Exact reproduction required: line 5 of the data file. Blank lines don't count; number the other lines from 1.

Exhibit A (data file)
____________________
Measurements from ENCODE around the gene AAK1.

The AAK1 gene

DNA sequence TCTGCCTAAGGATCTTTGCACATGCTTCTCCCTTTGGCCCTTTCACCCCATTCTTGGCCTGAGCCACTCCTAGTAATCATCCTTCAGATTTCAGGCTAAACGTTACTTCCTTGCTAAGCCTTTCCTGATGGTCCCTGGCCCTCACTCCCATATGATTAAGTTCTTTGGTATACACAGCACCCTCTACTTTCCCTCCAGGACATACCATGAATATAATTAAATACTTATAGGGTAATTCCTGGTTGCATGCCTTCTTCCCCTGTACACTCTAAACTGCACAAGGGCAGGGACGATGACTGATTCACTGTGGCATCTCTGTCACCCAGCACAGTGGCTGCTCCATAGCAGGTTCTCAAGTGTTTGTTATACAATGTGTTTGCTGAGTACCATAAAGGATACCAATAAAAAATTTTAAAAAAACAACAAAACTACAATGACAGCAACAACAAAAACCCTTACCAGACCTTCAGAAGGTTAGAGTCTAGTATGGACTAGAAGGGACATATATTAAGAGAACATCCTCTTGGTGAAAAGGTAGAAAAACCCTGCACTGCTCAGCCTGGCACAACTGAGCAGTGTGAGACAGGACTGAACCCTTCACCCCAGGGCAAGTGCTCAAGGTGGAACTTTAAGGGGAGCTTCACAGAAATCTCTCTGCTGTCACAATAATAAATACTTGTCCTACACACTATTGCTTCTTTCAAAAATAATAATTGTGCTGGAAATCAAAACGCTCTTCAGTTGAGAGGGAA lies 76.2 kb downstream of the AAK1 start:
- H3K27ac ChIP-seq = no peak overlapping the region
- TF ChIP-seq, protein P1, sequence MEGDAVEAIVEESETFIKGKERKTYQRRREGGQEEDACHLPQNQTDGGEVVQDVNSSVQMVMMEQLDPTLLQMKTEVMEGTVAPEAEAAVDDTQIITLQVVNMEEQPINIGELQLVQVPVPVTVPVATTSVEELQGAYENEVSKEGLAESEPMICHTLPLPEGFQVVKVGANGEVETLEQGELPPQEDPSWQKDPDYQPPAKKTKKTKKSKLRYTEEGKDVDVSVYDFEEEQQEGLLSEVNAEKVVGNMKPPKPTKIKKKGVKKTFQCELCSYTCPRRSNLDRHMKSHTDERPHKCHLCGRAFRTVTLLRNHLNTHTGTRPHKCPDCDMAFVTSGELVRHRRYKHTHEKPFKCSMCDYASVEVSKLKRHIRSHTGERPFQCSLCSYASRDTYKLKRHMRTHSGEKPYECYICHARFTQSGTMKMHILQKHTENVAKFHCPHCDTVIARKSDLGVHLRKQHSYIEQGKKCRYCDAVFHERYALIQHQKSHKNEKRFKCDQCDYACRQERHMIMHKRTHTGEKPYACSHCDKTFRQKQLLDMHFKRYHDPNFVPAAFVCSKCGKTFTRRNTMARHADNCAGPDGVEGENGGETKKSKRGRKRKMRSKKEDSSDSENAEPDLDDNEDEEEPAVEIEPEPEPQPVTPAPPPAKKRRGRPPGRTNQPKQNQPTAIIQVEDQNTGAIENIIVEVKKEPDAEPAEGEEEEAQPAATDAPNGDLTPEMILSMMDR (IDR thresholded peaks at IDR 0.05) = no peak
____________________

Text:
- TF ChIP-seq, protein P1, sequence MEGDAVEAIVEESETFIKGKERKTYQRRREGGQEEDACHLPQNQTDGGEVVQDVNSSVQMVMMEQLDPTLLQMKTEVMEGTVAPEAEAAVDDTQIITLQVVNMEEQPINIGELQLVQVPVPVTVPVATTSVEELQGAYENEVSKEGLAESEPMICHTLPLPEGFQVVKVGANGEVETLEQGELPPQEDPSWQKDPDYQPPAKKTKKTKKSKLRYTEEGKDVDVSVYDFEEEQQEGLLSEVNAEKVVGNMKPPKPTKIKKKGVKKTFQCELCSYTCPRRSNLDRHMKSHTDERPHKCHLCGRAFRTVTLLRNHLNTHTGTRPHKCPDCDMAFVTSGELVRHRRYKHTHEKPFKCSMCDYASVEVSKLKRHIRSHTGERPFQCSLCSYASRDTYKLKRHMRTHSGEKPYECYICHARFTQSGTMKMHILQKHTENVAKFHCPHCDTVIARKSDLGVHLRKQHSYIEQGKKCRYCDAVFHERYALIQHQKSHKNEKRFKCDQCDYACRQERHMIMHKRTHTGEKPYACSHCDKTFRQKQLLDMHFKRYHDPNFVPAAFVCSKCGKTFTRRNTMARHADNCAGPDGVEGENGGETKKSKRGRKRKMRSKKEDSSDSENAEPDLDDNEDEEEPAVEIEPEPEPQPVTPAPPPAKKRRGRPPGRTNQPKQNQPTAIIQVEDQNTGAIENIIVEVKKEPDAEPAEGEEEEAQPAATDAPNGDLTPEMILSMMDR (IDR thresholded peaks at IDR 0.05) = no peak